a planet with multiple suns?

Ok, I know that there are planets with multiple moons orbiting around them. Now then, I am wondering if there is the possibility of a planet having 2, 3, or even 4 stars close enough to it that they could emit enough light for the planet to always be in a state of daylight (considering the stars were all positioned correctly). I know that the planet would have to be orbiting only one star (I assume). Can stars be close enough together to produce an affect that is similar to having multiple suns?

Apparently most star systems are binary systems, so i don’t see it couldn’t light a planet orbiting one star. Might not be anyone there to see it though.

Let me be the first to recommend the short story Nightfall by Isaac Asimov. The story tells of a civilization that lives on a planet in a system of 6 suns. The inhabitants only experience nightfall about once every 2000 years.


This thread makes me homesick.

:wink: :smiley:

Well as I have the hobby of world creation and language creation I can comment on this. I was on a mailing list filled with physicists and other science big-dogs who debated this for a long time, and as I recall they decided it was possible with a figure 8 orbit, but that it would be incredibly unstable, super unstable. It was one of those “possible, but not going to happen” things.

I left the mailing list (which has since gone defunct) because they used to many big words and terms which just threw me for a loop.

Hope this helped.


Or you can have a planet rotate around the common centre of a binary star system.

Keep in mind that a hypothetical planet orbiting Star#1 exclusively is still going to get enough light to read by (if not necessarily get suntans from) from Stars#2 and #3 if those stars are hot and intense, even if they are pretty far off compared to the star the planet is orbiting.

Rigel at 0.8 light year would be one heck of a night light.

I wrote about binary star planets in my review of “Phantom Menace”. It might help: here is the review.

The OP did ask about a planet which would always be in daylight. I really don’t think that’s possible with a binary system, and definitely not if it orbits one star, or the center of mass, or it makes a figure-8, or an equilateral triangle. Nightfall notwithstanding, I don’t think it’s even possible to theorize such an orbit in any star system.

Or how about a planet that is the center of g in a binary system and stays stationary? The two star orbit around the planet.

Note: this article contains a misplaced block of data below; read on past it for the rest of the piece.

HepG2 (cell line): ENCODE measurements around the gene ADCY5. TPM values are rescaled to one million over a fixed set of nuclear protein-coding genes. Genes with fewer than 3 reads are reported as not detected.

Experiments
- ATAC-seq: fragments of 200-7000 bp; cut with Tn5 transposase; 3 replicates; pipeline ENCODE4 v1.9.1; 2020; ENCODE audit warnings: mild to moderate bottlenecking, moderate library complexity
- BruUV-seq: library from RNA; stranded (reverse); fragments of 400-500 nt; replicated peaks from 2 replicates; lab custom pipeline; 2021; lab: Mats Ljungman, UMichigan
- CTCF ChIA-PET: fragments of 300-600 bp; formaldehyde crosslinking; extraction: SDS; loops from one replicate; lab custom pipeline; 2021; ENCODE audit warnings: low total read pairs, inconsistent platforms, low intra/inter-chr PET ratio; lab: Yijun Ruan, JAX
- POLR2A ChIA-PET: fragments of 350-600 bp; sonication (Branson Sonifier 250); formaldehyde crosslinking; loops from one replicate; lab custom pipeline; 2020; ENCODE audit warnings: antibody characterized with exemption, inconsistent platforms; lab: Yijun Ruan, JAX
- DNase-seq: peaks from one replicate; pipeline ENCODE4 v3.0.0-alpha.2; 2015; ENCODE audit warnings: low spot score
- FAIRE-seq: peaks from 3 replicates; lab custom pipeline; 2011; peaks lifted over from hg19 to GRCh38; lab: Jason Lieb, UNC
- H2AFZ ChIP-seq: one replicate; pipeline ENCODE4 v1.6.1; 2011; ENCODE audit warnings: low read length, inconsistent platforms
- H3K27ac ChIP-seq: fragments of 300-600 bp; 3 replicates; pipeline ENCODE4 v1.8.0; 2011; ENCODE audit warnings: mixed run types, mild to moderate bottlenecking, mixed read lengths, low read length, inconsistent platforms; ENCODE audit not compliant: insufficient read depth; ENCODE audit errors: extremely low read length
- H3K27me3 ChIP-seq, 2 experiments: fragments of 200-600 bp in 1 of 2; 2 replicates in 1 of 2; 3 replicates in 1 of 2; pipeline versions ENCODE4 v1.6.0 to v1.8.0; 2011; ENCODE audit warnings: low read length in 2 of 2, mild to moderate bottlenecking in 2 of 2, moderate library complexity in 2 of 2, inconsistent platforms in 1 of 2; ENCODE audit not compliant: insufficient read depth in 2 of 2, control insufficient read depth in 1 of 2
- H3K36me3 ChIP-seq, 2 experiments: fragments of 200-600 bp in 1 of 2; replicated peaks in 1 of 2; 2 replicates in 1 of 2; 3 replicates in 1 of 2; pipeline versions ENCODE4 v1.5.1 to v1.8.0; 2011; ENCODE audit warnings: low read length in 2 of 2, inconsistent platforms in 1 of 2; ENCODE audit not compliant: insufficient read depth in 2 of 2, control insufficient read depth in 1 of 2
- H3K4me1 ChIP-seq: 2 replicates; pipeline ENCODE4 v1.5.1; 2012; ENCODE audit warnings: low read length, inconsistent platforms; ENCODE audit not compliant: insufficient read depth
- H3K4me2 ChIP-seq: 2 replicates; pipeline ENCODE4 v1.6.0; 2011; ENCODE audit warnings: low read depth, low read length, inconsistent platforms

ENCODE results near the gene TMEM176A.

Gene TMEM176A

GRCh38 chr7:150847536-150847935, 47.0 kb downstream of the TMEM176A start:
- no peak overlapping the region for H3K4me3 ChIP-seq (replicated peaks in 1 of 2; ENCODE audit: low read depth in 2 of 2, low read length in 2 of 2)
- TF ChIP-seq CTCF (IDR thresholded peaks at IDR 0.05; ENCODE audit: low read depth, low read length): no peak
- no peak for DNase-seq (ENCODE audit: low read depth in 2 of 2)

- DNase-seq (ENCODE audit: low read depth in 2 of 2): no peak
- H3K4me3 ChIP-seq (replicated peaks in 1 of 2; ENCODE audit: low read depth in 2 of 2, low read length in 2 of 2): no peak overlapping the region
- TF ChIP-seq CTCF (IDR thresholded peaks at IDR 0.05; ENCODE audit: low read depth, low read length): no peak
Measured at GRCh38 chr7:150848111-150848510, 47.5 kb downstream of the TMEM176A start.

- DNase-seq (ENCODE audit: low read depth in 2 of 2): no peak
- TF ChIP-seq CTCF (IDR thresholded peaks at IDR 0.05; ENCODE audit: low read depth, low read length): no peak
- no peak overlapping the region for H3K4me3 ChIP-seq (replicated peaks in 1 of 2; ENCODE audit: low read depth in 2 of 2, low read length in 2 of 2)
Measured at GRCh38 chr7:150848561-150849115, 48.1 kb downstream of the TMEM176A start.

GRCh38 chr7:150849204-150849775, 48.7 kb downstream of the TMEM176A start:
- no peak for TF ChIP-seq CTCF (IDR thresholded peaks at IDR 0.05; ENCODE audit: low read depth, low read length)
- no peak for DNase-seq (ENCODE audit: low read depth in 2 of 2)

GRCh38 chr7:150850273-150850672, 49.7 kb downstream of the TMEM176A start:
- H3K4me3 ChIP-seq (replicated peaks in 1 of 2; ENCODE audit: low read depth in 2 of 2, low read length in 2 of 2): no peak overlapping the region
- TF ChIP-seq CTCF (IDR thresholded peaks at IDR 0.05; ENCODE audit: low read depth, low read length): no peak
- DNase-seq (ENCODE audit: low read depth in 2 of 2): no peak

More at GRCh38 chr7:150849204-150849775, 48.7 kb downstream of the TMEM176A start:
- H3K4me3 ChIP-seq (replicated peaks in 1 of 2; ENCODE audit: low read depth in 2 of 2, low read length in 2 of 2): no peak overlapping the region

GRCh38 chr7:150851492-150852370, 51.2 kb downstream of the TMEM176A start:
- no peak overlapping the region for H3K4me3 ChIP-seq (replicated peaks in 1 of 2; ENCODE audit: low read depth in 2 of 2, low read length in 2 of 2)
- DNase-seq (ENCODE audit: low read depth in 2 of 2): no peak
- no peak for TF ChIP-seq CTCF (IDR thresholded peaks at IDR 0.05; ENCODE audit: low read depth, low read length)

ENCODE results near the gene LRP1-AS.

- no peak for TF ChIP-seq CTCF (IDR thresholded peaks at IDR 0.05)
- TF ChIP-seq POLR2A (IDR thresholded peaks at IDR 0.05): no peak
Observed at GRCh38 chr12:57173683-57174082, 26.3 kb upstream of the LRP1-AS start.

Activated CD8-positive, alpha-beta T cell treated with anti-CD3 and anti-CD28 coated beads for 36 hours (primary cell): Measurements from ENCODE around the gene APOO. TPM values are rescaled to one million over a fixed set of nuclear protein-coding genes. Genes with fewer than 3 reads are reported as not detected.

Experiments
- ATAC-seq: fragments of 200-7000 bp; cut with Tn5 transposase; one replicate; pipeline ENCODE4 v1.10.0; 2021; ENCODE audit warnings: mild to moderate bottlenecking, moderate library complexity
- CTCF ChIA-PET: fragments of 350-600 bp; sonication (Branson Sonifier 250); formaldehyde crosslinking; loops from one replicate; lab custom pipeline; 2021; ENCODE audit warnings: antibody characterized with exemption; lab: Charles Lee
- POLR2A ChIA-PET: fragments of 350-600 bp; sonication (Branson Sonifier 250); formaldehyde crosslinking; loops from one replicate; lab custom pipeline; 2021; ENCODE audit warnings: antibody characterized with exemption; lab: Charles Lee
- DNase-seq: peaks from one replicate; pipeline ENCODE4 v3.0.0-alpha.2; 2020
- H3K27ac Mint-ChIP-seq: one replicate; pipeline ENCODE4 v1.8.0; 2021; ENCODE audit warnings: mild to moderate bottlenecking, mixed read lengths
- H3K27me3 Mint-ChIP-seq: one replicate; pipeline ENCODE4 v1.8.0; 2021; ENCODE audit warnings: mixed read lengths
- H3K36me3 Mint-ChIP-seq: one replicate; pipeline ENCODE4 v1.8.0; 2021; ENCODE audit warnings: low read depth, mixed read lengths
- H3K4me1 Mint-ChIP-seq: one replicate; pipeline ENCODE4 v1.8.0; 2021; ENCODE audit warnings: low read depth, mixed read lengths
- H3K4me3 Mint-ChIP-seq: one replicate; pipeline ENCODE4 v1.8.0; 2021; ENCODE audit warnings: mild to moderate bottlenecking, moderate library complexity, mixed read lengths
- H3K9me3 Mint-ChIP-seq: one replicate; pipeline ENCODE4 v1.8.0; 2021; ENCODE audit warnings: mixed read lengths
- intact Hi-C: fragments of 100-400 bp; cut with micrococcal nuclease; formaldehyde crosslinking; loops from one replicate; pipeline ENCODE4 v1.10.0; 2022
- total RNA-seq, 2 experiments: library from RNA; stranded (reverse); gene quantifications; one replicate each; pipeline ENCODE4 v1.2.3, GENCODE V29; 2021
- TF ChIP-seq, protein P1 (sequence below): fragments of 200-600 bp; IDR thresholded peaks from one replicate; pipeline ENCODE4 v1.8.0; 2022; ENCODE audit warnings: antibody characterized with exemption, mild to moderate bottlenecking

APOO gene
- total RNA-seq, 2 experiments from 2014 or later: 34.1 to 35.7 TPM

And while we’re at it, on that planet you can balance a needle on its pointy end.

Sounds unlikely the initial conditions required would be possible.

Brian Aldiss had a binary system in his Helliconia series; IIRC the planet was in orbit around a star smaller than our sun and this entire solar system was in orbit around a very much larger star; it’s an interesting scenario because you have summer/winter yearly and ‘great summer/winter’ on a much longer cycle but come to think of it, the system might not be terribly workable and would not result in total daylight all of the time.

… and on the head of that pin will be all those angels they keep talking about … :stuck_out_tongue:

Gravity would probably tear it apart pretty quickly.

two points to remember …
(1) I don’t know what I am talking about

(2) I’m having a bit of fun (not something I am particularly good at)
… mind you if it was at the exact center of g then gravity of the two suns would cancel each other out… right??

then again maybe I don’t realize the gravity of the situation :smack:

Start with a planet significantly less mass than star A. Put the planet in a counterclockwise orbit around A with period one year. Take star B which is much more massive than star A, and put the star A + planet system in counterclockwise orbit around B with the distance chosen so that the period is also one year. If the planet started between the stars it will stay in between because both orbits take one year. This gives constant day and should be fairly stable.

Yeah, I was wondering why you left! :slight_smile: